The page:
HTML5 SQL DB vs localStorage

databasesweb

I've now built some mobile applications using both HTML5's localStorage and the HTML5 Embedded SQLite Database (aka Web SQL Database).

For my most recent mobile app: Mileage Pad I choose localStorage, and here's why:

What is localStorage?

The localStorage API is pretty easy to work with. It is a simple key / value storage that is persisted from one request to another (unless the client flushes it).

How do you use localStorage in JavaScript?

Here's a simple example:

localStorage.setItem('key', 'value');
alert(localStorage.getItem('key'));

Couldn't be much easier to use, but if you want to store something more complicated than a string, such as an object, you need to serialize it or JSONify it.

What is HTML5 Web SQL Database?

Currently implemented in Webkit browsers (which makes it good for use on mobile devices that run on webkit). It is essentially an embedded SQLite database. You can create a database, tables, and then run SQL on it.

How do you use HTML5 Web SQL Databases in JavaScript?

Here's a quick example:

try {
    if (window.openDatabase) {
        db = openDatabaseSync("HelloCFUG", "1.0", "HelloCFUG", 200000);
        if (!db)
            alert("Failed to open the database on disk. Possibly full.");
	    db.transaction(function(tx) {
	        tx.executeSql("SELECT COUNT(*) FROM HelloCFUG", [], nullDataHandler, function(tx, error) {
	            tx.executeSql("CREATE TABLE HelloCFUG (name TEXT, email TEXT);", [], nullDataHandler, dbErrorHandler);
	        });
			tx.executeSql("SELECT * FROM HelloCFUG", [], function(transaction, results) {
				for (var i=0; i

As you can see a bit more involved but you also have the power of SQL at your hands.

Comparing localStorage and HTML5 Web SQL Databases

localStorage Pro's

  • Very easy to use and memorize the api.
  • Synchronous API - no need for writing a callback just to get your data
  • Supported on more browsers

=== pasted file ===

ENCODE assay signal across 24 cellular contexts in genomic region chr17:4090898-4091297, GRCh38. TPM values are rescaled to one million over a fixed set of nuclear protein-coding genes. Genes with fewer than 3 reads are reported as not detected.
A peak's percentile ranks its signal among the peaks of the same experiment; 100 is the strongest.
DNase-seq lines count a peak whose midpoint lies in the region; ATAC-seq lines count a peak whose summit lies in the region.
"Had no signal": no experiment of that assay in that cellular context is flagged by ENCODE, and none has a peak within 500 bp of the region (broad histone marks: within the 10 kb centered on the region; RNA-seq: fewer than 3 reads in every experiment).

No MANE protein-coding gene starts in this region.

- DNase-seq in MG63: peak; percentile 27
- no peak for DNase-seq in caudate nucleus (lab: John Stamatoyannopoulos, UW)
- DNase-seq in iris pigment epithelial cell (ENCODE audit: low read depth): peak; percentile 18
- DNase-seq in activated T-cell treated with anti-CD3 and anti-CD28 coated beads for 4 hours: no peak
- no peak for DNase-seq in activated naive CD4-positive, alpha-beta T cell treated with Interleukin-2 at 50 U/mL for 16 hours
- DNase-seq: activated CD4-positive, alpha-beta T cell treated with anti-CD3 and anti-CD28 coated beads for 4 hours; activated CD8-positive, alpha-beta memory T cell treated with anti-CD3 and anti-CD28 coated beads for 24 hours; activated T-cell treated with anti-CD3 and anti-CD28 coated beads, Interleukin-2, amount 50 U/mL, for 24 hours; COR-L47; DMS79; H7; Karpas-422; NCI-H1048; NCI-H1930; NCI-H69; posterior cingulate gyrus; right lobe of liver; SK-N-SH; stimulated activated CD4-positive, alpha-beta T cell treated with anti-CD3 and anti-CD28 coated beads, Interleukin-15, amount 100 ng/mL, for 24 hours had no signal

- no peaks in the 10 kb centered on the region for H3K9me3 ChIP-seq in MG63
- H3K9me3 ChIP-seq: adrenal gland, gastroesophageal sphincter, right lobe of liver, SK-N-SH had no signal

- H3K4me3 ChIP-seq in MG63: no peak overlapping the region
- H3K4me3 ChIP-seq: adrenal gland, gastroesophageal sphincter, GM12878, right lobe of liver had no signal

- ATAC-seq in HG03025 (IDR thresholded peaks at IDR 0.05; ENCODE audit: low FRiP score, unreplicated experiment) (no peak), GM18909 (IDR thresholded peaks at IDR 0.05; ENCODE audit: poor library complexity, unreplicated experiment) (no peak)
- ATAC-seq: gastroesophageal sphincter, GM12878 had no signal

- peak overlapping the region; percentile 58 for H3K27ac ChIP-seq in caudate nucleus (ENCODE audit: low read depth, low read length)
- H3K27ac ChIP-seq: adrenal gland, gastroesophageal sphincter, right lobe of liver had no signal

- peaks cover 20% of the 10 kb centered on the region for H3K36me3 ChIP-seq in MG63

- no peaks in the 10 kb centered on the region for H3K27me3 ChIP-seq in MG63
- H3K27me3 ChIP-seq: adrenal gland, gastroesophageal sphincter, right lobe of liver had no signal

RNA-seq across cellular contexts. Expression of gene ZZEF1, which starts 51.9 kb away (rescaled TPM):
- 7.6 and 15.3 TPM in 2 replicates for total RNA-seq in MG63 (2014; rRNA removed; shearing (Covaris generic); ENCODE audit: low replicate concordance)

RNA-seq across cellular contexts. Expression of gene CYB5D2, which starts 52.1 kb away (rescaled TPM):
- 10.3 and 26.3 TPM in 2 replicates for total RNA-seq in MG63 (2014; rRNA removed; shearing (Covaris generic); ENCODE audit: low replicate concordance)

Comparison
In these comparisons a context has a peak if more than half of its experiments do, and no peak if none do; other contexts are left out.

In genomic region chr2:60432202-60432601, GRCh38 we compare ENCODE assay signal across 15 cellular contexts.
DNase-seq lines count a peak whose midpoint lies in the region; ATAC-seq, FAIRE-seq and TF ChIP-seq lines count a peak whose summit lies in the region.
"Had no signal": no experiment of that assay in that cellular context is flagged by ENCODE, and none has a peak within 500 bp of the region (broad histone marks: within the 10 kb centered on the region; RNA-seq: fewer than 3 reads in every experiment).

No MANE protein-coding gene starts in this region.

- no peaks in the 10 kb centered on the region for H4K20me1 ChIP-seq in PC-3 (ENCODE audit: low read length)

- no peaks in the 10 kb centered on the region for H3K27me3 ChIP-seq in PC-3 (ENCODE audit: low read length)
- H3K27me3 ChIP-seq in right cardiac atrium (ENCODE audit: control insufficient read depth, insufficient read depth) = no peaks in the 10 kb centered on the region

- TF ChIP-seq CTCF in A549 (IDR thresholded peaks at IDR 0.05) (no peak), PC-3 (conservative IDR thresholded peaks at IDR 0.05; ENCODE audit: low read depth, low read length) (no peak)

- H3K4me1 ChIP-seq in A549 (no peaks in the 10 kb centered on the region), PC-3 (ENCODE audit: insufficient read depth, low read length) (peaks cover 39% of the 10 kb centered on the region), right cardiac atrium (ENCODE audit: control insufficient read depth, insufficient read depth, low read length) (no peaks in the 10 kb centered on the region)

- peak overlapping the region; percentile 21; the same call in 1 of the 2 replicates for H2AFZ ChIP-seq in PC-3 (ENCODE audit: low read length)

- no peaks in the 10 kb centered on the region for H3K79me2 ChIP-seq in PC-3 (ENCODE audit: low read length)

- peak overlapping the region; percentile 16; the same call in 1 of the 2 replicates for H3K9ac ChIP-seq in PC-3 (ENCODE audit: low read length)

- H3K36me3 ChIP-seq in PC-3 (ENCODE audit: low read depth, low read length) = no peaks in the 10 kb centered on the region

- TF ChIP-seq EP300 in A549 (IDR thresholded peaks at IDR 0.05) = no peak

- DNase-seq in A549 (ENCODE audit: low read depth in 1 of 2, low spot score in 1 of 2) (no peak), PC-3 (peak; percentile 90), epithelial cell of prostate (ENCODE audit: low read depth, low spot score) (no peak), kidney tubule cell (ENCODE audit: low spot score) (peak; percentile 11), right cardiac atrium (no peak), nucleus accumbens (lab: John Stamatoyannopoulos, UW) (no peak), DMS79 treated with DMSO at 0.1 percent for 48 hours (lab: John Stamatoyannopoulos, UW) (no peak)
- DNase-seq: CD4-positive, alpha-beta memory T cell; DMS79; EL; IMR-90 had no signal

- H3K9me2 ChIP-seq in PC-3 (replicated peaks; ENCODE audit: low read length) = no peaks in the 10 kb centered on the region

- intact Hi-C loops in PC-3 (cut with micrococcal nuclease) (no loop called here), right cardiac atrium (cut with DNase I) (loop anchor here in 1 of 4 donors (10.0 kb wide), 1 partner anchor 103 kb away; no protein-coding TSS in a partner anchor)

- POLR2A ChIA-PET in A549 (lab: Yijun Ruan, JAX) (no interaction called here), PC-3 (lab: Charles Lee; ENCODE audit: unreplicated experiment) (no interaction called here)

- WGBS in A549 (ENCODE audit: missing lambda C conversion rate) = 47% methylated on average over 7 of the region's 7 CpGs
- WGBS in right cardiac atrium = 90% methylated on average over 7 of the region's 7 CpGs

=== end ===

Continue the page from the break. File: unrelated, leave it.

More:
localStorage Con's

  • Objects must be serialized (would be nice if they did this for you!), potential performance impact of JSON serialization / deserialization.
  • Not nearly as powerful as SQL, which can sort, search and aggregate data much easier.

Web SQL Database API Pro's

  • SQL Is great for data mining, searching, sorting, and aggregating.
  • The Asynchronous API will probably perform better (depends on the app though)
  • Won't work on all browsers, for example Blackberry OS 5 (BB OS 6 uses WebKit so it works find there, but BB5 still has a large market share as of this writing).

Web SQL Database API Con's

  • Requires a lot of boilerplate code to do simple things
  • The W3 documents a synchronous API (openDatabaseSync), but it does not appear to be implemented in Safari or Chrome (except within a web worker from what I have read). While the asynchronous access worked well most of the time, it did get tricky when I had to nest a bunch of asynchronous code, it created a confusing mess of callbacks.
  • The IndexedDB API appears to be favored by browsers that have not supported Web SQL Database (FireFox, IE) it is unclear which will be standard to me at this point.

I'm sure all the pro's and con's are highly debatable, and also depend quite a bit on the requirements of the app you are building. So play around with each and then decide which is best for your project.



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Comments

On 03/06/2012 at 6:23:54 AM UTC Nick Lachey wrote:
1
Fantastic post. Here’s a tool that lets you build your database apps in the cloud fast and without coding. It integrates with a secured DataHub to automate movement of data between your online database and other systems http://www.caspio.com/extend/platform-extensions/datahub.aspx

On 08/15/2012 at 9:23:47 AM UTC Wytze wrote:
2
Thanks for the comparison Pete! In my experience, another con of localdb is that it is very slow. Simple SELECT, UPDATE and DELETE statements in tiny tables with very few records still take seconds.

On 03/12/2013 at 2:24:17 AM UTC Phillip Senn wrote:
3
You're using openDatabaseSync without using workers. Is that permissible?

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